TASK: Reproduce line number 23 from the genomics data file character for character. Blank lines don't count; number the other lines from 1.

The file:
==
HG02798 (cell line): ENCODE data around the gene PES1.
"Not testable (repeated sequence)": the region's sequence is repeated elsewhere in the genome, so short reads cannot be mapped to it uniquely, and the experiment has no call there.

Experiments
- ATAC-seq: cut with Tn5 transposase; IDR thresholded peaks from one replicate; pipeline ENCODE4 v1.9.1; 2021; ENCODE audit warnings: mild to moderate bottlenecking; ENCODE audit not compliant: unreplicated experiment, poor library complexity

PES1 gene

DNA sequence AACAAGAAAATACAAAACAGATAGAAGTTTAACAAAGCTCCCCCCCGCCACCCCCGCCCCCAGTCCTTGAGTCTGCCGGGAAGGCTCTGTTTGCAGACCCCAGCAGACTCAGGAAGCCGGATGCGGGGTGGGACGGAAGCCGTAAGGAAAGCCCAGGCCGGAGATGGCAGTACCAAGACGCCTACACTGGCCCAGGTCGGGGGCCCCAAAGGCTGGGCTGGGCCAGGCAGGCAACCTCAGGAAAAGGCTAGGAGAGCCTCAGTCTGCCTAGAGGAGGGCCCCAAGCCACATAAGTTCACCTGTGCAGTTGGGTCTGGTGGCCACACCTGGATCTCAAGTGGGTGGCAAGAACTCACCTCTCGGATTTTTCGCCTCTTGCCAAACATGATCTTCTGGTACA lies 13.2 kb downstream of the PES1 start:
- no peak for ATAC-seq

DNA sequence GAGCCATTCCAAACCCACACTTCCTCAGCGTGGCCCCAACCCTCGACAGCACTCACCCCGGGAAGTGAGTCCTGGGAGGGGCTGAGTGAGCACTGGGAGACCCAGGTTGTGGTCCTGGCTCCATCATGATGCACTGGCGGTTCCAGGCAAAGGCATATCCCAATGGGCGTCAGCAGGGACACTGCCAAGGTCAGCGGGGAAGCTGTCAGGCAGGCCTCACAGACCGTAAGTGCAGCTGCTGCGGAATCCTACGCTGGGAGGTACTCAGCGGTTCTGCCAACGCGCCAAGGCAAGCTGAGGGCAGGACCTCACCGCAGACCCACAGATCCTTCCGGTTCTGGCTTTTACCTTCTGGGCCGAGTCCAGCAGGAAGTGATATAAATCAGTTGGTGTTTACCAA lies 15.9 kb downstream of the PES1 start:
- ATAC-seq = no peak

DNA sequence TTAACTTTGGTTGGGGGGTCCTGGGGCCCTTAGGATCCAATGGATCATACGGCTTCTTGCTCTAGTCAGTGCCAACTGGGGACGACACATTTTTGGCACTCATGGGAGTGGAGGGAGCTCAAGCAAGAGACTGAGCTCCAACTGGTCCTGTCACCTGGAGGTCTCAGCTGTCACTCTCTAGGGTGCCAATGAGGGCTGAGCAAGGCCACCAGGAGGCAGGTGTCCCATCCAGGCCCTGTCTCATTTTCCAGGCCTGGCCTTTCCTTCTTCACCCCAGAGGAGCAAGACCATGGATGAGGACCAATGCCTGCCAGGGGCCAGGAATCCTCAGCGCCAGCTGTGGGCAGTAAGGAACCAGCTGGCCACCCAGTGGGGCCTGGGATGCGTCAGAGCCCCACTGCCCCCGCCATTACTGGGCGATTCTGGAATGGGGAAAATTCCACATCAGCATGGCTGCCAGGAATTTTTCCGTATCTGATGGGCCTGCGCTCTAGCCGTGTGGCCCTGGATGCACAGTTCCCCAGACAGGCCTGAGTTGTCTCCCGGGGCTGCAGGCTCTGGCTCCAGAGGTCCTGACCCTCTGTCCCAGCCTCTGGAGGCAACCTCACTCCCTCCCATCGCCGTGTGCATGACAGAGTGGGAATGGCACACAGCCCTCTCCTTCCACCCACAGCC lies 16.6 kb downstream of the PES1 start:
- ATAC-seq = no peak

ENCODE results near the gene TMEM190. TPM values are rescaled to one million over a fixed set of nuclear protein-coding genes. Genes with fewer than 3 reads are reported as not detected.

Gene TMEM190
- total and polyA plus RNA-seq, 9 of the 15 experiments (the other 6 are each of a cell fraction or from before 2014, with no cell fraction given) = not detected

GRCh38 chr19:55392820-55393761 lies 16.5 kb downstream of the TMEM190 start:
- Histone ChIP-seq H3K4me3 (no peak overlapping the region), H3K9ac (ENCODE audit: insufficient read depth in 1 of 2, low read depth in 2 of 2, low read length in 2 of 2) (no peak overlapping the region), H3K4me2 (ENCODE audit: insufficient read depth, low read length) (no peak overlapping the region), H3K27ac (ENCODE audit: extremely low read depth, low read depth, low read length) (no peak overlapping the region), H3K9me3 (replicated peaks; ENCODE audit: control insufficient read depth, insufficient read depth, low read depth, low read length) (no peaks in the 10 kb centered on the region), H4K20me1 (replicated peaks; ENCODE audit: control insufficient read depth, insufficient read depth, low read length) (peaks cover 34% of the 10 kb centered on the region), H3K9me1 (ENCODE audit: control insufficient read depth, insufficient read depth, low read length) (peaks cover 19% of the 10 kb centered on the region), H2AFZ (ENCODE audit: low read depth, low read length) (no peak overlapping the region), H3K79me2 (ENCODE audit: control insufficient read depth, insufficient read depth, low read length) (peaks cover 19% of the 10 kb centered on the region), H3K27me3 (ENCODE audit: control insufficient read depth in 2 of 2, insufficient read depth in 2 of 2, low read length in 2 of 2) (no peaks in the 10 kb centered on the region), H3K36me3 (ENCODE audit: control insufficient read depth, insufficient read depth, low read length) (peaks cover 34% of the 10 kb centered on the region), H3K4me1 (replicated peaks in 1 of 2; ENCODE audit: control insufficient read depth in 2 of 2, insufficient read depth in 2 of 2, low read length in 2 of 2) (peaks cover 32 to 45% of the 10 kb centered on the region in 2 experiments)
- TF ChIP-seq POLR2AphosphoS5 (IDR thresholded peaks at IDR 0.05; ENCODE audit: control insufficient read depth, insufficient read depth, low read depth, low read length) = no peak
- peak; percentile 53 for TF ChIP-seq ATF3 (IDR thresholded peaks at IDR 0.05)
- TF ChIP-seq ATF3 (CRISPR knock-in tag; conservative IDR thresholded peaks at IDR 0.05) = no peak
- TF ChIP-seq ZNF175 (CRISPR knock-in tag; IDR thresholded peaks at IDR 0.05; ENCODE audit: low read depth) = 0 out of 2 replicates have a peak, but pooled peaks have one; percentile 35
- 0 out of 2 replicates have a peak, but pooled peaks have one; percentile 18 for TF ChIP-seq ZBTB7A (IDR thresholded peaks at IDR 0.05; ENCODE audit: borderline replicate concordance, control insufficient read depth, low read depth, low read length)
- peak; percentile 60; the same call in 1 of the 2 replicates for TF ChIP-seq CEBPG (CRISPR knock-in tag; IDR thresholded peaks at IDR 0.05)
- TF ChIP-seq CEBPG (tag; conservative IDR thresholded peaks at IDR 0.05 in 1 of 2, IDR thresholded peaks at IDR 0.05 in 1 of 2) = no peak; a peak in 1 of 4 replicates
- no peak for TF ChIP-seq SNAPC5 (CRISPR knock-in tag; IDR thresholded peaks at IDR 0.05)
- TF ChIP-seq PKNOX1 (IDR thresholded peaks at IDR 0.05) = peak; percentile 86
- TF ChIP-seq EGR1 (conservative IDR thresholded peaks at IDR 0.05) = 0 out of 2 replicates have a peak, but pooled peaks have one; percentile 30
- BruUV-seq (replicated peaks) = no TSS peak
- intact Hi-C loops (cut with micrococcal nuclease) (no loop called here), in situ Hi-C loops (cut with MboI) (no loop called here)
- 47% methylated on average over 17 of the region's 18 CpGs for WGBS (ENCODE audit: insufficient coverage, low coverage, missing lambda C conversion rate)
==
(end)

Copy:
- TF ChIP-seq CEBPG (tag; conservative IDR thresholded peaks at IDR 0.05 in 1 of 2, IDR thresholded peaks at IDR 0.05 in 1 of 2) = no peak; a peak in 1 of 4 replicates